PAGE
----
Epsilon Canis Majoris – Star Facts

- 29 Jan 2020

Epsilon Canis Majoris

Epsilon Canis Majoris is also known as Adhara, an Arabic word meaning ‘virgins’. It’s the second brightest star in Canis Major and 24th overall in the night sky. However, 4.7 million years-ago Adhara was actually the most luminous in the sky. No other star has ever been this bright, nor is one expected to be for at least five million years.

Constellation Home

Adhara is located 430 light-years away in the constellation of Canis Major (the greater dog). This constellation is the 43rd in size (out of the 88) and is home to Sirius (the brightest star in the night sky) and several deep space objects. It also occupies about 380 square degrees in the night sky and belongs to the Orion family of constellations.

Observation

This star can be seen in its home constellation located in the second quadrant of the Southern hemisphere, specifically between latitudes of +60 and -90 degrees. Because this star is so bright it can be seen with the unaided eye; however because the primary star is more luminous than the companion you will need a powerful telescope to distinguish between the two.

Epsilon Canis Majoris

View Epsilon Canis Majoris in 3D!

Star Characteristics and Features

Epsilon Canis Majoris is a binary system with its primary component being a class B2 bright giant. Adhara is also noted for being the brightest extreme ultraviolet source of any known star. It emits 38,700 times more UV rays than the Sun. In addition, the surface temperature of this star is burning at an effective temperature of 22,200 Kelvins or 39,500 degrees Fahrenheit or 21,296 degrees Celsius, which is what gives it its blueish-white color. The companion star is about 250 times dimmer than the primary with an absolute magnitude of +1.9 and an apparent magnitude of +7.5.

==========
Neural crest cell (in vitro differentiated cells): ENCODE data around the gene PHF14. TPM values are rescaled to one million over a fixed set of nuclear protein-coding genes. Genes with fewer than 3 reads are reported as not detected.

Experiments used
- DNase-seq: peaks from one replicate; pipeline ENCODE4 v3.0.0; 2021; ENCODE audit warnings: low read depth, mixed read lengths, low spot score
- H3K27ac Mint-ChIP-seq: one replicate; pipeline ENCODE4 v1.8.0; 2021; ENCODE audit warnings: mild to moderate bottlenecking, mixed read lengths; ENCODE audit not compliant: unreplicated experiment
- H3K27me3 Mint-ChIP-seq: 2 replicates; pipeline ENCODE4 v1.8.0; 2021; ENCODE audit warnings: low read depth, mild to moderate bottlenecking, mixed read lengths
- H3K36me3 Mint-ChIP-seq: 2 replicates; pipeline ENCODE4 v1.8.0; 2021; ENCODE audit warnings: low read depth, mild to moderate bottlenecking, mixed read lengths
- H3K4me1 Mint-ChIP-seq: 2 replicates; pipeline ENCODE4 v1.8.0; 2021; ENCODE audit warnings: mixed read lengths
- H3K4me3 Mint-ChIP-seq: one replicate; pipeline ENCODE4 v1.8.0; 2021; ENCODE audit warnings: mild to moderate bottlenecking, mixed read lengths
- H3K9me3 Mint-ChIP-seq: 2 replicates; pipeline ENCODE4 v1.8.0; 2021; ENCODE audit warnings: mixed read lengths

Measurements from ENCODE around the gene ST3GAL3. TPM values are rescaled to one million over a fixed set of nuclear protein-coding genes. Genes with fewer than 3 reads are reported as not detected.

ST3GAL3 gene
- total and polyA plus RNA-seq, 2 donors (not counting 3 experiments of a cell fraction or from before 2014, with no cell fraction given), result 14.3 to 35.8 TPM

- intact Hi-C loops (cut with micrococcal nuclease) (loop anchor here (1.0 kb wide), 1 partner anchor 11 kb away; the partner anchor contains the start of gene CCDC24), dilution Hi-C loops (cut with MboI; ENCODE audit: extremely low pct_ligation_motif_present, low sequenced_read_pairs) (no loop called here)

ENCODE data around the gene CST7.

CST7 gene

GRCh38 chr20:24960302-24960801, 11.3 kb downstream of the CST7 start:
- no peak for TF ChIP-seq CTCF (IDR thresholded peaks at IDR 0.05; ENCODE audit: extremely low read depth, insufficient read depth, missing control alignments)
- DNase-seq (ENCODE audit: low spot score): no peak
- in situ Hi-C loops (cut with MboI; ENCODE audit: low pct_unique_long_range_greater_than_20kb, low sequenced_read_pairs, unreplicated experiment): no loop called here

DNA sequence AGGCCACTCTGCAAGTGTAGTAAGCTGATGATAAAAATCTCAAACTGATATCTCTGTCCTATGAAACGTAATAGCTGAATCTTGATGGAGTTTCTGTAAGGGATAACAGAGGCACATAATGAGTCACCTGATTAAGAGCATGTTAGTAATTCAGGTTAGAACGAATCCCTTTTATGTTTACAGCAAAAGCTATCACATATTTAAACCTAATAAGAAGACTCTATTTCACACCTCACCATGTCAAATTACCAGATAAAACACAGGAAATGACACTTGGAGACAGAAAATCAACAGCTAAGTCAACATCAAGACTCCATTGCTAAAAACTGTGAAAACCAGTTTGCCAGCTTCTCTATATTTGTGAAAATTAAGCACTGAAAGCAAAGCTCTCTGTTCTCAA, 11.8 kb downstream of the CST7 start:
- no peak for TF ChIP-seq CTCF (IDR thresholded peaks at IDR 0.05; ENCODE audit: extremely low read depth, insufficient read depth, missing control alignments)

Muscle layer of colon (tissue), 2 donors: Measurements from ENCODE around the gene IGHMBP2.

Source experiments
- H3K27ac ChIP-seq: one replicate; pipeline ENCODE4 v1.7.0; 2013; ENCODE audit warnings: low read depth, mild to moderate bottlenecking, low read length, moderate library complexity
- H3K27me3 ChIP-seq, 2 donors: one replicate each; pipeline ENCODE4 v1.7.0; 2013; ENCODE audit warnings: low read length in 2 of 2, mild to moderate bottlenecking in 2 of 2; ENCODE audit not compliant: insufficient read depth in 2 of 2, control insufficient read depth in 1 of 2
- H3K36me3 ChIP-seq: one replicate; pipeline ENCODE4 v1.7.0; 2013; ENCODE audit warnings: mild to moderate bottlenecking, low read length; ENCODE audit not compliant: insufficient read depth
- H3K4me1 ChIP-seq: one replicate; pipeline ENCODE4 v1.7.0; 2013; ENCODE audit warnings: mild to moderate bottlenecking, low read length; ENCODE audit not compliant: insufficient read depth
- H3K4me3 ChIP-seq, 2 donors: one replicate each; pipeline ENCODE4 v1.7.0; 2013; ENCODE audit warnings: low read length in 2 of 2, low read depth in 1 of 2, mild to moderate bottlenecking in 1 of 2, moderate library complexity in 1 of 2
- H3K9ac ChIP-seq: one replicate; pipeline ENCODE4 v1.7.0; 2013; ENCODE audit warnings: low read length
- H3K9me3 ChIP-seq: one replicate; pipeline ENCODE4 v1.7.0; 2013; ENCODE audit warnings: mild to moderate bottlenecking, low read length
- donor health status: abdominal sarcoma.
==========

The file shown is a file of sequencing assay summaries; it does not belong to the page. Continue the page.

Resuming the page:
Brightness of the Star

Adhara is the second brightest star in Canis Major and 24th overall in the night sky. However, 4.7 million years-ago, this star was actually the most luminous in the sky. It was situated only 34 light-years away and shone with a magnitude of -3.99. No other star has ever been this bright, nor is one expected to be for at least five million years.

History and Mythology

Historically, back in the 17th century in the Calendarium of Al Achsasi al Mouakket (catalogue of the stars) Adhara was designated Aoul al Adzari which translates from Latin as Prima Virginum, meaning “First of the Virgins.”

Epsilon Canis Majoris is not just another twinkling celestial object, it has some cold hard facts and true significance. So if you have a chance to view this fascinating star in the constellation of Canis Major be sure to check it out.

Fly to Epsilon Canis Majoris in 3D!

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